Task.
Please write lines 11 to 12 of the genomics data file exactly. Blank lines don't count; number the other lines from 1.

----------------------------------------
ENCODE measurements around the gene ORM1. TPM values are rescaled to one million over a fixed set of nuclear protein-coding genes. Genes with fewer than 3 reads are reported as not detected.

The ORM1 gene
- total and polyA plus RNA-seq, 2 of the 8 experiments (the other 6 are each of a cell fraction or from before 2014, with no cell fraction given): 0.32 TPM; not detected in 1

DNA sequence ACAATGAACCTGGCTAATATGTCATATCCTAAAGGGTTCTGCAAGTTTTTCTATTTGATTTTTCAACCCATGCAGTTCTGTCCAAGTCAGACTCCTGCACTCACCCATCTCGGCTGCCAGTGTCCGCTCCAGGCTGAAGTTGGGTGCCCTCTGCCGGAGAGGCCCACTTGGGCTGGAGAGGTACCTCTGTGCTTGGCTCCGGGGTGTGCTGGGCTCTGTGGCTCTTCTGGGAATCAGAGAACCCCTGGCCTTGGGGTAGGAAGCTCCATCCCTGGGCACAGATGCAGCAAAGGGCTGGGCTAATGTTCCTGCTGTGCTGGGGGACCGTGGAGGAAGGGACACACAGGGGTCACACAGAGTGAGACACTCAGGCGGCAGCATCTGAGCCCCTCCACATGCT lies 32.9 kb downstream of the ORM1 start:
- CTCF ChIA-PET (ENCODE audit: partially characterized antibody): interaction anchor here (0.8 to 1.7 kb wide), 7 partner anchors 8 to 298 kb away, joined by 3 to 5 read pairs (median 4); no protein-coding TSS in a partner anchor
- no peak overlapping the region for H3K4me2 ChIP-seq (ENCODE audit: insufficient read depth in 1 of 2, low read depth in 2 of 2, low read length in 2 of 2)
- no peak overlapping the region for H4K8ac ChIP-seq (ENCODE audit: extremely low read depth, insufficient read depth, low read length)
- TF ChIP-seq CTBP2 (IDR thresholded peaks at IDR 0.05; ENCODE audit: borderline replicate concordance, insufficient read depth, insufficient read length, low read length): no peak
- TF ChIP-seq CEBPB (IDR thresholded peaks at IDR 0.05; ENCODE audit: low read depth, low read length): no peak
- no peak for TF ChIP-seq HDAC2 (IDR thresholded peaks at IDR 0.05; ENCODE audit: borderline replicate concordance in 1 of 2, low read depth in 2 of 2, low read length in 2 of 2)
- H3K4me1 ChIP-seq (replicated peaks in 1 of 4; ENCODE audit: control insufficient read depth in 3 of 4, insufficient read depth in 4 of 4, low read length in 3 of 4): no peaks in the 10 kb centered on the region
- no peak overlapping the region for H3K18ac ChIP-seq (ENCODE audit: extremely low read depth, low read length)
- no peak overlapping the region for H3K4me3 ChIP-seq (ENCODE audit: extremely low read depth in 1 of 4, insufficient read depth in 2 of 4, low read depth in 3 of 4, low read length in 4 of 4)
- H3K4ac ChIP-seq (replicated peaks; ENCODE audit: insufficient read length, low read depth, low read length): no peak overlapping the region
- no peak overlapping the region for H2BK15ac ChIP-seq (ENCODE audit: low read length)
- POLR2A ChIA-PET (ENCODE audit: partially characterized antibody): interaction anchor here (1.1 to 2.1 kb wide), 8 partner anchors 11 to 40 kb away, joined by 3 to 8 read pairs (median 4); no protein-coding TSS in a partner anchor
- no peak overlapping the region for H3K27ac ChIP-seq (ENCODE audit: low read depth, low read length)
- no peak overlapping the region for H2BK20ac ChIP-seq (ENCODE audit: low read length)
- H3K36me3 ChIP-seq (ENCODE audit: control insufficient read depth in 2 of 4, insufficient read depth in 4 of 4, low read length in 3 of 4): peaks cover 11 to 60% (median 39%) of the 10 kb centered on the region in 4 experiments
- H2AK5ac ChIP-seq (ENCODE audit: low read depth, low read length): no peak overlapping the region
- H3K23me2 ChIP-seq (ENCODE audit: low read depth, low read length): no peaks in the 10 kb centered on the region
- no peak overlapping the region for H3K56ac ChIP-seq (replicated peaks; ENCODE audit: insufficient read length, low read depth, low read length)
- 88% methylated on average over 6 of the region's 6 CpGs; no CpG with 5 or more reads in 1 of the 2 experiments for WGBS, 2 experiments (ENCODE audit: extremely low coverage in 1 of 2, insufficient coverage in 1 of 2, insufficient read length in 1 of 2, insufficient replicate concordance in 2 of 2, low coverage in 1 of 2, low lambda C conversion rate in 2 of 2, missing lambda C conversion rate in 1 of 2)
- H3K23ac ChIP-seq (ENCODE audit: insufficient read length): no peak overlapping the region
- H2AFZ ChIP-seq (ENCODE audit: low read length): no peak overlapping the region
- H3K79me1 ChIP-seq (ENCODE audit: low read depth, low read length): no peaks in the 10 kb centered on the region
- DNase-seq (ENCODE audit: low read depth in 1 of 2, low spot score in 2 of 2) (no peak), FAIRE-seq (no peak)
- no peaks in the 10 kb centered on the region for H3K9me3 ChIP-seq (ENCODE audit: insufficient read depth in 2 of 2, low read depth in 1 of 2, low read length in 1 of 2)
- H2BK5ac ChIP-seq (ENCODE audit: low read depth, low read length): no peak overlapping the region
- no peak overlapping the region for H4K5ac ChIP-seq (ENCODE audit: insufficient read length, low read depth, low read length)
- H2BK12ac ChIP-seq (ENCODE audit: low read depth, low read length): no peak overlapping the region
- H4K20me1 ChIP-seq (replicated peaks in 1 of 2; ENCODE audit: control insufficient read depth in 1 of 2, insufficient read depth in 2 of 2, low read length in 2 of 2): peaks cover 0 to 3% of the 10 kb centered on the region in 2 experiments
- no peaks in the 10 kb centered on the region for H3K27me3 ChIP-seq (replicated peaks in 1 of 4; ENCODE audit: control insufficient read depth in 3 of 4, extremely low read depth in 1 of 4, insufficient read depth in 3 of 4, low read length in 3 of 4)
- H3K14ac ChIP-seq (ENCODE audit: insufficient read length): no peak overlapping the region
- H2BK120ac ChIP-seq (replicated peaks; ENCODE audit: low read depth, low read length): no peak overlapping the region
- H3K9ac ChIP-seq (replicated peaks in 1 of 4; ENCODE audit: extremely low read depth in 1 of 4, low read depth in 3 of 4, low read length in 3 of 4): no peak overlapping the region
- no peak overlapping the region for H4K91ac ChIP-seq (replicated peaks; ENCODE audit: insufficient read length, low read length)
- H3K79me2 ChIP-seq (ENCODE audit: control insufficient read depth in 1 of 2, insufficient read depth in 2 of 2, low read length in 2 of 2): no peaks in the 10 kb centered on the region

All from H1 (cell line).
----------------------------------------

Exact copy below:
- H3K4me1 ChIP-seq (replicated peaks in 1 of 4; ENCODE audit: control insufficient read depth in 3 of 4, insufficient read depth in 4 of 4, low read length in 3 of 4): no peaks in the 10 kb centered on the region
- no peak overlapping the region for H3K18ac ChIP-seq (ENCODE audit: extremely low read depth, low read length)